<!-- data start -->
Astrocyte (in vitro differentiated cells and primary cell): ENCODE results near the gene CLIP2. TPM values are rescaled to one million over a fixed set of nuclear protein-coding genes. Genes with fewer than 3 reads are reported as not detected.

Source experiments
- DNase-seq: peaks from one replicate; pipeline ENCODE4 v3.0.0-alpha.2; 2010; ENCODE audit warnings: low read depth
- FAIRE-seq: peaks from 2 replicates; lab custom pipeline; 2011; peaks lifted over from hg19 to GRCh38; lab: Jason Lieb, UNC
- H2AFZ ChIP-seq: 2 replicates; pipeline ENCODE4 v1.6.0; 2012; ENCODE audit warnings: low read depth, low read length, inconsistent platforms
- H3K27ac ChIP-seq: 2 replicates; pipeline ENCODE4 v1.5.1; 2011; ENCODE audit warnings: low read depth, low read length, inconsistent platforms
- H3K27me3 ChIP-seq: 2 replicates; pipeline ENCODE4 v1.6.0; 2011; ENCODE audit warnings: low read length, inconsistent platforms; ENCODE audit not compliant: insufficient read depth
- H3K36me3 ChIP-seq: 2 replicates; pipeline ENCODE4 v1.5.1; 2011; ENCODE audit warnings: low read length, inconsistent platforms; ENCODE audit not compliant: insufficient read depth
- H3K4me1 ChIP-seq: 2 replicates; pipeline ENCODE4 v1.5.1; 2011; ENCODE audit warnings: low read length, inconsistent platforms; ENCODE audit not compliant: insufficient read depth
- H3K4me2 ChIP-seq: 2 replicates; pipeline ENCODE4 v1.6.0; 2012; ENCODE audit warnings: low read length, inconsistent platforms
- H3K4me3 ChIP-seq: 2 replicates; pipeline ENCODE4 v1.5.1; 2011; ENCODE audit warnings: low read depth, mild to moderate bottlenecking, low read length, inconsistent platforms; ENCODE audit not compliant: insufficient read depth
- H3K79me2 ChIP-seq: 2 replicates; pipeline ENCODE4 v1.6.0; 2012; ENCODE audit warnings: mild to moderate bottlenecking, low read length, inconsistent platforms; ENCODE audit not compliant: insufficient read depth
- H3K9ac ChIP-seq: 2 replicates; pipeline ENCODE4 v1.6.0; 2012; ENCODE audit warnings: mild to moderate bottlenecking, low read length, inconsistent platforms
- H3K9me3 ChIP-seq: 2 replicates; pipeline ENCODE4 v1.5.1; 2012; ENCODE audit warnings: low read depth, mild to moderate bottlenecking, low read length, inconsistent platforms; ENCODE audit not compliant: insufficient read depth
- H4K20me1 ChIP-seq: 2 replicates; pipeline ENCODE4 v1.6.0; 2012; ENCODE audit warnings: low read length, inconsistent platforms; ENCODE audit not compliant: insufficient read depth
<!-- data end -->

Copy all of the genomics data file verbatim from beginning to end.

Astrocyte (in vitro differentiated cells and primary cell): ENCODE results near the gene CLIP2. TPM values are rescaled to one million over a fixed set of nuclear protein-coding genes. Genes with fewer than 3 reads are reported as not detected.

Source experiments
- DNase-seq: peaks from one replicate; pipeline ENCODE4 v3.0.0-alpha.2; 2010; ENCODE audit warnings: low read depth
- FAIRE-seq: peaks from 2 replicates; lab custom pipeline; 2011; peaks lifted over from hg19 to GRCh38; lab: Jason Lieb, UNC
- H2AFZ ChIP-seq: 2 replicates; pipeline ENCODE4 v1.6.0; 2012; ENCODE audit warnings: low read depth, low read length, inconsistent platforms
- H3K27ac ChIP-seq: 2 replicates; pipeline ENCODE4 v1.5.1; 2011; ENCODE audit warnings: low read depth, low read length, inconsistent platforms
- H3K27me3 ChIP-seq: 2 replicates; pipeline ENCODE4 v1.6.0; 2011; ENCODE audit warnings: low read length, inconsistent platforms; ENCODE audit not compliant: insufficient read depth
- H3K36me3 ChIP-seq: 2 replicates; pipeline ENCODE4 v1.5.1; 2011; ENCODE audit warnings: low read length, inconsistent platforms; ENCODE audit not compliant: insufficient read depth
- H3K4me1 ChIP-seq: 2 replicates; pipeline ENCODE4 v1.5.1; 2011; ENCODE audit warnings: low read length, inconsistent platforms; ENCODE audit not compliant: insufficient read depth
- H3K4me2 ChIP-seq: 2 replicates; pipeline ENCODE4 v1.6.0; 2012; ENCODE audit warnings: low read length, inconsistent platforms
- H3K4me3 ChIP-seq: 2 replicates; pipeline ENCODE4 v1.5.1; 2011; ENCODE audit warnings: low read depth, mild to moderate bottlenecking, low read length, inconsistent platforms; ENCODE audit not compliant: insufficient read depth
- H3K79me2 ChIP-seq: 2 replicates; pipeline ENCODE4 v1.6.0; 2012; ENCODE audit warnings: mild to moderate bottlenecking, low read length, inconsistent platforms; ENCODE audit not compliant: insufficient read depth
- H3K9ac ChIP-seq: 2 replicates; pipeline ENCODE4 v1.6.0; 2012; ENCODE audit warnings: mild to moderate bottlenecking, low read length, inconsistent platforms
- H3K9me3 ChIP-seq: 2 replicates; pipeline ENCODE4 v1.5.1; 2012; ENCODE audit warnings: low read depth, mild to moderate bottlenecking, low read length, inconsistent platforms; ENCODE audit not compliant: insufficient read depth
- H4K20me1 ChIP-seq: 2 replicates; pipeline ENCODE4 v1.6.0; 2012; ENCODE audit warnings: low read length, inconsistent platforms; ENCODE audit not compliant: insufficient read depth